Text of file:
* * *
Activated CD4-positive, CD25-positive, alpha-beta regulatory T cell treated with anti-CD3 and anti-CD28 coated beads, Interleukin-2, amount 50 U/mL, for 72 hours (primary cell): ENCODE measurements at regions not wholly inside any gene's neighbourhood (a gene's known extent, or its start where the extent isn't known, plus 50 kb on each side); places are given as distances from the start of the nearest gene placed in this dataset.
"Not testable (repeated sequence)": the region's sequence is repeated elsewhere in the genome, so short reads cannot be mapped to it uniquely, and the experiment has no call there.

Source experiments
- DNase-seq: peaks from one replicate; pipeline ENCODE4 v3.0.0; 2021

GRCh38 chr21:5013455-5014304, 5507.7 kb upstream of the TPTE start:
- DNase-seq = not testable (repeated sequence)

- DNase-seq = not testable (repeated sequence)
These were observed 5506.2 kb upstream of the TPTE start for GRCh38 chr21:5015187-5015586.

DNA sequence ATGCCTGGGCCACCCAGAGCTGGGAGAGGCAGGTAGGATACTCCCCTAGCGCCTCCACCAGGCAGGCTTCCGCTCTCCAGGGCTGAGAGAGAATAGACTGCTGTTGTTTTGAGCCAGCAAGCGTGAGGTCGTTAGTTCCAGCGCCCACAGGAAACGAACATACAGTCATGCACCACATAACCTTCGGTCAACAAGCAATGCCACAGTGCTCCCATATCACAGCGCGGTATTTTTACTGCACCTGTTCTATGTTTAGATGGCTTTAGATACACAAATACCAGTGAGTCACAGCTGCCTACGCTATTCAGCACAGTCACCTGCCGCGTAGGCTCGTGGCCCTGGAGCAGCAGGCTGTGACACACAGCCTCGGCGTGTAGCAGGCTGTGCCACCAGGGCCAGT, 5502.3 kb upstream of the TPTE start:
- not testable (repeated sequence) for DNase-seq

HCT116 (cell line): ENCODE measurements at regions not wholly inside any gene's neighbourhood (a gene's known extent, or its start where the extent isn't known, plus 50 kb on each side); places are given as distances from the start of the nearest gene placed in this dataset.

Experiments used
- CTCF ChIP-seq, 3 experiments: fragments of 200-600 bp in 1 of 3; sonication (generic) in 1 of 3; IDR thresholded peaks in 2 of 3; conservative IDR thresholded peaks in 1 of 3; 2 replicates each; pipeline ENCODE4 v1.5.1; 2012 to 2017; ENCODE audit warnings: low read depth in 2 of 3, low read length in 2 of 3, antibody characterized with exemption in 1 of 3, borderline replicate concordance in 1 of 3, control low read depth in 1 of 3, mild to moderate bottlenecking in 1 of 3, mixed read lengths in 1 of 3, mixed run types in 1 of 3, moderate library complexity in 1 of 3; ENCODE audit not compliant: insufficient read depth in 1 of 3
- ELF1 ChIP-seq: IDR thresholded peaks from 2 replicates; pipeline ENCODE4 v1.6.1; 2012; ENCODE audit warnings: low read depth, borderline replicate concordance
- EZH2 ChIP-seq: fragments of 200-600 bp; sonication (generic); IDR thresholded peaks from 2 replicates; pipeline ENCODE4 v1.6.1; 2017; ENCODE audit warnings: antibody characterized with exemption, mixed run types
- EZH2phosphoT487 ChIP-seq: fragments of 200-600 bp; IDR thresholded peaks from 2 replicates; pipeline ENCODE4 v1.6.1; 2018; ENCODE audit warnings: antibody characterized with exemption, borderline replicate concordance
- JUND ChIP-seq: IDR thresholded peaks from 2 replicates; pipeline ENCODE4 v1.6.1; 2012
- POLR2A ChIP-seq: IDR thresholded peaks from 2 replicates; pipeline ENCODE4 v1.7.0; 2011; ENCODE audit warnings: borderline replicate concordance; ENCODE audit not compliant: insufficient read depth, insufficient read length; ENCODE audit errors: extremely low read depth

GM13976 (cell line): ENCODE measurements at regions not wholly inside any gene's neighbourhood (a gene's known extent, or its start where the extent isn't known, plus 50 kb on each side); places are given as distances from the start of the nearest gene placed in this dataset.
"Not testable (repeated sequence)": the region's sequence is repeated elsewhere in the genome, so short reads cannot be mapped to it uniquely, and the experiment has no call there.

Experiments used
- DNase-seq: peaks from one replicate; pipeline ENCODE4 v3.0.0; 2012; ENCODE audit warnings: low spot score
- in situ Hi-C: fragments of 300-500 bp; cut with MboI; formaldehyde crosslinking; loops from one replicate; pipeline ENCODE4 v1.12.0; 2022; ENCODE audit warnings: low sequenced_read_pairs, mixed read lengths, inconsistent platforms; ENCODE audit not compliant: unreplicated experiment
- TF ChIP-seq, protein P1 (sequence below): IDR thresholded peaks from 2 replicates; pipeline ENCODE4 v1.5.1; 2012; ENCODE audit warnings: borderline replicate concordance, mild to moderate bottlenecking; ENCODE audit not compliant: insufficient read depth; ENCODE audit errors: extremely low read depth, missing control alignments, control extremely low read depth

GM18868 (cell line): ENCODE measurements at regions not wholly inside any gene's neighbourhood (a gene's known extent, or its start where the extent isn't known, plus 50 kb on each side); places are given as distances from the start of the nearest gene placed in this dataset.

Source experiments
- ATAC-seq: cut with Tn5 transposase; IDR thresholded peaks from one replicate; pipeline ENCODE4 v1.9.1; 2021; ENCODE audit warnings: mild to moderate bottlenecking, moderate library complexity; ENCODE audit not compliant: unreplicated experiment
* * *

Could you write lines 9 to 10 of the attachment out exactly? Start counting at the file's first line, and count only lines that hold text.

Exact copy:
DNA sequence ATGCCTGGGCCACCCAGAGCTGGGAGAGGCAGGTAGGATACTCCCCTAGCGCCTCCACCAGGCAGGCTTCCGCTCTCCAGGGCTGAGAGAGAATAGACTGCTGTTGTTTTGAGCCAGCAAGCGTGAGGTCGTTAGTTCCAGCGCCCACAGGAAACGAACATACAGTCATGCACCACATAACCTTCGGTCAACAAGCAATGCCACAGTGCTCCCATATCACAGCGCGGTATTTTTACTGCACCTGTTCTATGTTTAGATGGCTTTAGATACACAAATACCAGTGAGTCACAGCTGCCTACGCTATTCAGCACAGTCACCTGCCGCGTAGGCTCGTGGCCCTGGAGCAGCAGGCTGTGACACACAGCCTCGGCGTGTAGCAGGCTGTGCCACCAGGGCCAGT, 5502.3 kb upstream of the TPTE start:
- not testable (repeated sequence) for DNase-seq